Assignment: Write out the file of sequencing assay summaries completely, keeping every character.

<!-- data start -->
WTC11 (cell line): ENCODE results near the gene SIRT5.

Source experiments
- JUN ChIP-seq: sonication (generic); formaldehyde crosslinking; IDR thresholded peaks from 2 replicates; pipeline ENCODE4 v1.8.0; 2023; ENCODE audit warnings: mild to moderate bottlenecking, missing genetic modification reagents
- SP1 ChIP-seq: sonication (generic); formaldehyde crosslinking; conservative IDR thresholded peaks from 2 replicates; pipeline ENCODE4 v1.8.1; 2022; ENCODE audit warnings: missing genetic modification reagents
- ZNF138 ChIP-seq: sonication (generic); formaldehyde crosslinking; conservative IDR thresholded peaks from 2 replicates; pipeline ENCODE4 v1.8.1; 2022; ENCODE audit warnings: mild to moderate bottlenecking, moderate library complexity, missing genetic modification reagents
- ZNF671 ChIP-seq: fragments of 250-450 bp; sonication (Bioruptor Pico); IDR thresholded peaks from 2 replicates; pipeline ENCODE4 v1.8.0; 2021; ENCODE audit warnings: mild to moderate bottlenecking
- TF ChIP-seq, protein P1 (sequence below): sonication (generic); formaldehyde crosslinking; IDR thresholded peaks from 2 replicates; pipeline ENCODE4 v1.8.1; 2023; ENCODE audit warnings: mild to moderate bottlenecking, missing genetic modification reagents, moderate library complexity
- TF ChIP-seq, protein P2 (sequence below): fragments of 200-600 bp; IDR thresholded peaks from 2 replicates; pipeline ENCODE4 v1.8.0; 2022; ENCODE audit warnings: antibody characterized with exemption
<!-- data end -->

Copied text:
WTC11 (cell line): ENCODE results near the gene SIRT5.

Source experiments
- JUN ChIP-seq: sonication (generic); formaldehyde crosslinking; IDR thresholded peaks from 2 replicates; pipeline ENCODE4 v1.8.0; 2023; ENCODE audit warnings: mild to moderate bottlenecking, missing genetic modification reagents
- SP1 ChIP-seq: sonication (generic); formaldehyde crosslinking; conservative IDR thresholded peaks from 2 replicates; pipeline ENCODE4 v1.8.1; 2022; ENCODE audit warnings: missing genetic modification reagents
- ZNF138 ChIP-seq: sonication (generic); formaldehyde crosslinking; conservative IDR thresholded peaks from 2 replicates; pipeline ENCODE4 v1.8.1; 2022; ENCODE audit warnings: mild to moderate bottlenecking, moderate library complexity, missing genetic modification reagents
- ZNF671 ChIP-seq: fragments of 250-450 bp; sonication (Bioruptor Pico); IDR thresholded peaks from 2 replicates; pipeline ENCODE4 v1.8.0; 2021; ENCODE audit warnings: mild to moderate bottlenecking
- TF ChIP-seq, protein P1 (sequence below): sonication (generic); formaldehyde crosslinking; IDR thresholded peaks from 2 replicates; pipeline ENCODE4 v1.8.1; 2023; ENCODE audit warnings: mild to moderate bottlenecking, missing genetic modification reagents, moderate library complexity
- TF ChIP-seq, protein P2 (sequence below): fragments of 200-600 bp; IDR thresholded peaks from 2 replicates; pipeline ENCODE4 v1.8.0; 2022; ENCODE audit warnings: antibody characterized with exemption